My thanks to Sarah Hanawald for the following liveblog transcript of our session Friday at NAIS, where I was joined by CWRA administrator Chris Jackson and Lawrenceville Dean of Faculty (and Klingenstein Curriculum Instructor legend) Kevin Mattingly in presenting on the College Work Readiness Assessment.
At the end of the session, I mentioned my interest in forming a network of folks interested in working to develop a parallel, CWRA-Style assessment for middle school students, (as is being done in an interesting way in the Virginia Beach School District in a program there run by Jared Cotton).    If you are interested in being a part of this network, or being apprised of such activities, please let me know by entering your name and email here.
But first, the session slides:

CWRA Session is packed–folks are standing outside.
Chris Jackson: Opens with a book reference–Academically Adrift
Chris Jackson:

The mission, to help schools know how they are doing with what other tests don’t measure. Metrics for the schools.

Subscores on essential areas: critical thinking,  analytical reasoning, Effective writing, and problem-solving.

Chris Jackson

Key Question–do you align your teaching and your assessment?

They have 2-day workshops on how to teach AND ASSESS with higher order skills.

Too many dynamic classrooms still end a unit with a non-critical thinking test for assessment.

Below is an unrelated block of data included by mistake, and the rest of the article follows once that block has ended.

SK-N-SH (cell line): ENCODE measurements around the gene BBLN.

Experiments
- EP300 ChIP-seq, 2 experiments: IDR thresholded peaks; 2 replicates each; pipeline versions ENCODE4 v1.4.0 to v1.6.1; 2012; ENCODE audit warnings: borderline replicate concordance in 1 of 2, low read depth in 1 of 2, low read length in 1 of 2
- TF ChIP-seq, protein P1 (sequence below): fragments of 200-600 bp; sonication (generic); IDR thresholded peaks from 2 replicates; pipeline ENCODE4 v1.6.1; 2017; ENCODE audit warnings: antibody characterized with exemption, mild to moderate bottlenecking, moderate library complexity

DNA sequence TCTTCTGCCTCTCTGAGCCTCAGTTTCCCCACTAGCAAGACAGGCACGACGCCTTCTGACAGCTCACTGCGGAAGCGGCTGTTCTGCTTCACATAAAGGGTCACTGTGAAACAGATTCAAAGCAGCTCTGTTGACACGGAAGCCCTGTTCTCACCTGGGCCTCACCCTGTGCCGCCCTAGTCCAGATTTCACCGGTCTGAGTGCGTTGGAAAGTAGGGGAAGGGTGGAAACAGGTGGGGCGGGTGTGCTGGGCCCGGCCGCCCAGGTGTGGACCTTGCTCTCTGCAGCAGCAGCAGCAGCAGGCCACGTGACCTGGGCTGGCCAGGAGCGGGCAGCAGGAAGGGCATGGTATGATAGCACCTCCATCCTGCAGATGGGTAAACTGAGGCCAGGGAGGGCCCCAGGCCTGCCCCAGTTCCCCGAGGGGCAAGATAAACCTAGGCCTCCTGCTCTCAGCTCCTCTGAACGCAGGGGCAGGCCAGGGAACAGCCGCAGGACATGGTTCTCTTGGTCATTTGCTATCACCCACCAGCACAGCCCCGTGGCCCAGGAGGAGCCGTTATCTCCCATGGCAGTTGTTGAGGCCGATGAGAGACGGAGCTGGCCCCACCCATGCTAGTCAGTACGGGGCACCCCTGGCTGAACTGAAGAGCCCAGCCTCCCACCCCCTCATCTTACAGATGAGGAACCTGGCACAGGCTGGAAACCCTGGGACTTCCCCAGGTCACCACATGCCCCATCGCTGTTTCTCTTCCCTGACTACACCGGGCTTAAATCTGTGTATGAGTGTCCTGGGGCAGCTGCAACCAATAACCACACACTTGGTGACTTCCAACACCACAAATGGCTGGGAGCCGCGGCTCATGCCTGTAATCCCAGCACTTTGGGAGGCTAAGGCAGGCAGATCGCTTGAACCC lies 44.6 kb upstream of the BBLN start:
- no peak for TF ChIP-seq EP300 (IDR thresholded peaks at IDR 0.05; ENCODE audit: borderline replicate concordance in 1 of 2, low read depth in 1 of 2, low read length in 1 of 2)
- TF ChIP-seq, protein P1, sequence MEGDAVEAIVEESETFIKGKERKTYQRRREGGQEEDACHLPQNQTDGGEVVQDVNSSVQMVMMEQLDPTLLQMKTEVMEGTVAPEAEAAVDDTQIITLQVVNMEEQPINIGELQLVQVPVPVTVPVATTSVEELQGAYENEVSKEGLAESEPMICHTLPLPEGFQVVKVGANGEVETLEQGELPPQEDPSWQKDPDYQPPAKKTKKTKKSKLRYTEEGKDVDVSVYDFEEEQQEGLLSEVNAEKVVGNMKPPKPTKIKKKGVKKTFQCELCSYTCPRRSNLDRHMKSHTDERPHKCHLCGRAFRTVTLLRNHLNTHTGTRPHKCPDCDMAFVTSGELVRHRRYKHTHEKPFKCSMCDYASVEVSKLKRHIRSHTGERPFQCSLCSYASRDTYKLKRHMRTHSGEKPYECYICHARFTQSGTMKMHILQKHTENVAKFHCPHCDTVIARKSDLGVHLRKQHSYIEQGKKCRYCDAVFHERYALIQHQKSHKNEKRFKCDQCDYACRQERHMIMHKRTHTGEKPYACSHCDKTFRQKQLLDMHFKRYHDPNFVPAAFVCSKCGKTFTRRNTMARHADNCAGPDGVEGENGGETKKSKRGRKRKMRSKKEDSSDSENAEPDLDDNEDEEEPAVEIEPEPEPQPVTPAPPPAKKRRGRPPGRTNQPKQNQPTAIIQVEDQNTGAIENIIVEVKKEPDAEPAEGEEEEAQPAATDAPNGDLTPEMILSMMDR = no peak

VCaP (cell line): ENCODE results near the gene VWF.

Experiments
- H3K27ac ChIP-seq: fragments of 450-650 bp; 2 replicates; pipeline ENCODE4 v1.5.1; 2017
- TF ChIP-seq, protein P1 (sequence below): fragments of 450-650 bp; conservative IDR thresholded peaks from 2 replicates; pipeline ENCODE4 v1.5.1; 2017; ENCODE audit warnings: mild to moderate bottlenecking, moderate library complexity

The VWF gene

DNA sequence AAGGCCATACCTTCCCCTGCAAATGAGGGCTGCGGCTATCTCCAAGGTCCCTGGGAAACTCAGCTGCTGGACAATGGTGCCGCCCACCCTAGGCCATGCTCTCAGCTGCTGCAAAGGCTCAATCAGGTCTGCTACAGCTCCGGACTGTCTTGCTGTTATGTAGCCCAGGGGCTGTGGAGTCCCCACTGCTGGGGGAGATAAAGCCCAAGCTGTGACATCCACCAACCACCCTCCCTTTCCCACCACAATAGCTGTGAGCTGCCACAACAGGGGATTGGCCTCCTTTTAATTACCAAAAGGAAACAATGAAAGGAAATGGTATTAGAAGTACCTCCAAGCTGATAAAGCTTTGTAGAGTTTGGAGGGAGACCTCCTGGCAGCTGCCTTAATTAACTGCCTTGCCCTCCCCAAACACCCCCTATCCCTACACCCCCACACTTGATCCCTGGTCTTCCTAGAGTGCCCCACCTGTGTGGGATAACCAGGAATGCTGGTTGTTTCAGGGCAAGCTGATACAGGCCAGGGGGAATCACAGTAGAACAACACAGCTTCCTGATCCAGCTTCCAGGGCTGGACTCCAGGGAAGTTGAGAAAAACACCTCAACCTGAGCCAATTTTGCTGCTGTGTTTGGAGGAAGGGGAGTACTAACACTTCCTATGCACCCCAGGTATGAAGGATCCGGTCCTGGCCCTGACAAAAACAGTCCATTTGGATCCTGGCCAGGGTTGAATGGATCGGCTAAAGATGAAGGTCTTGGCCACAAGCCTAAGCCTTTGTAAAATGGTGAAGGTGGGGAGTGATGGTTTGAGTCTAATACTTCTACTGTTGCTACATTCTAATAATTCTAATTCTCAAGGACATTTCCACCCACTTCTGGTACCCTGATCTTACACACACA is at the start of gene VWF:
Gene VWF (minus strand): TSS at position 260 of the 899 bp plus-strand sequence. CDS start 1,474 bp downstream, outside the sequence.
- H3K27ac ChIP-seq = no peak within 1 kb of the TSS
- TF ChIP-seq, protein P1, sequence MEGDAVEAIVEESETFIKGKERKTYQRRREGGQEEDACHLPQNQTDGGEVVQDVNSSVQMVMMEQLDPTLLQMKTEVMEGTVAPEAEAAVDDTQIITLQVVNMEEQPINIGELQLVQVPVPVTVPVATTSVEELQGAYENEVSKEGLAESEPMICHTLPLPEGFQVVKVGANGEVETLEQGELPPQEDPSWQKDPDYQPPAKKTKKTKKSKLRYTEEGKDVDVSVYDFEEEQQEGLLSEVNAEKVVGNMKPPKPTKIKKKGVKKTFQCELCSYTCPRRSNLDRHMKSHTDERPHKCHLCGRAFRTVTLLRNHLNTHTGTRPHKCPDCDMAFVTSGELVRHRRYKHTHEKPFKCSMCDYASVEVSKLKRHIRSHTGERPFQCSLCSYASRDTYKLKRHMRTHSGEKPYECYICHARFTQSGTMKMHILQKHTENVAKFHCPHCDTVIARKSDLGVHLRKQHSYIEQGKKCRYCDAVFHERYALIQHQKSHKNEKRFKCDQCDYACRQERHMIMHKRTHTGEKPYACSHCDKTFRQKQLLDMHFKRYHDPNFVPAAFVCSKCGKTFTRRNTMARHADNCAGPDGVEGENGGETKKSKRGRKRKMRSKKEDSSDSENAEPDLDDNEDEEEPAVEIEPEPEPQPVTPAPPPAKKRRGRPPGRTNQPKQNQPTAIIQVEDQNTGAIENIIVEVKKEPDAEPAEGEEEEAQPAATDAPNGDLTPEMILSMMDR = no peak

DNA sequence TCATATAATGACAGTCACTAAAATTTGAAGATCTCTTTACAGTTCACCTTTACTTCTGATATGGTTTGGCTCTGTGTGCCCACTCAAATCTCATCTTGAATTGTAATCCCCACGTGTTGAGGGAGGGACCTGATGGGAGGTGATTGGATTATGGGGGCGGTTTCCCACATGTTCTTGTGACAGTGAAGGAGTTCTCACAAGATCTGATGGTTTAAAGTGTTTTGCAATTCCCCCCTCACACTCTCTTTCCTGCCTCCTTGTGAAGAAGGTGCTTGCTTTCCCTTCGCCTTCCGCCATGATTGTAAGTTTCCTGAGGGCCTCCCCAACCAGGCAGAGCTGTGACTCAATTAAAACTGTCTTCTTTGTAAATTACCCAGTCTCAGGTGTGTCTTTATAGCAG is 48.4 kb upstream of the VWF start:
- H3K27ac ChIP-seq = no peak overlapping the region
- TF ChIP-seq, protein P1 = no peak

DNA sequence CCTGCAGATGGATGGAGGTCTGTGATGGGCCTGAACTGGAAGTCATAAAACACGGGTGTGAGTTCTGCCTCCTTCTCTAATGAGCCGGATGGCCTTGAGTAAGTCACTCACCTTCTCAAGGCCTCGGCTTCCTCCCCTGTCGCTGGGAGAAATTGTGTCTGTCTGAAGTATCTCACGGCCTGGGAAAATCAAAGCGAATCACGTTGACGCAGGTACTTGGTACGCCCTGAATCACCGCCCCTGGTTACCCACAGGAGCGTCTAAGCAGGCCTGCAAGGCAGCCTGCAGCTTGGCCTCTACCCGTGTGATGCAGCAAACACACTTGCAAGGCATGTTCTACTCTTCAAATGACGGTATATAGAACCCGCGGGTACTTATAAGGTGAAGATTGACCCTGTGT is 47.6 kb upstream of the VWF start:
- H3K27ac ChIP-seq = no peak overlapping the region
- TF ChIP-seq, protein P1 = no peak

Jonathan Martin–his blog has a tag category for the CWRAKey question–how can you be an instructional leader w/out micromanaging what teachers teach.

What we measure is what we value. Doesn’t matter what we say, if the “lights” are on what is easy to assess–basic skills say via the ERB than that is what we value.

How do we evaluate what we say we value–higher order skills, critical thinking about issues, solving complex problems
Using this assessment signals our population that these are just as important and that we are holding ourselves accountable for teaching these skills.If we only give lower order tests–then that is all we are holding OURSELVES to. We might have some assessments for students–but how are WE accountable for what we do?

NAIS  has a new accreditation standard, requiring Schools “to provide evidence of a thoughtful process respectful of its mission, for the collection and use in school decision-making of data about student learning.”

Outcome based performance measurement tools–official nomenclature of what we must do.We need to look at student outcomes that measure the school’s value-add.

Sarah H:>>>>if we value and preach adaptive expertise but never assess it.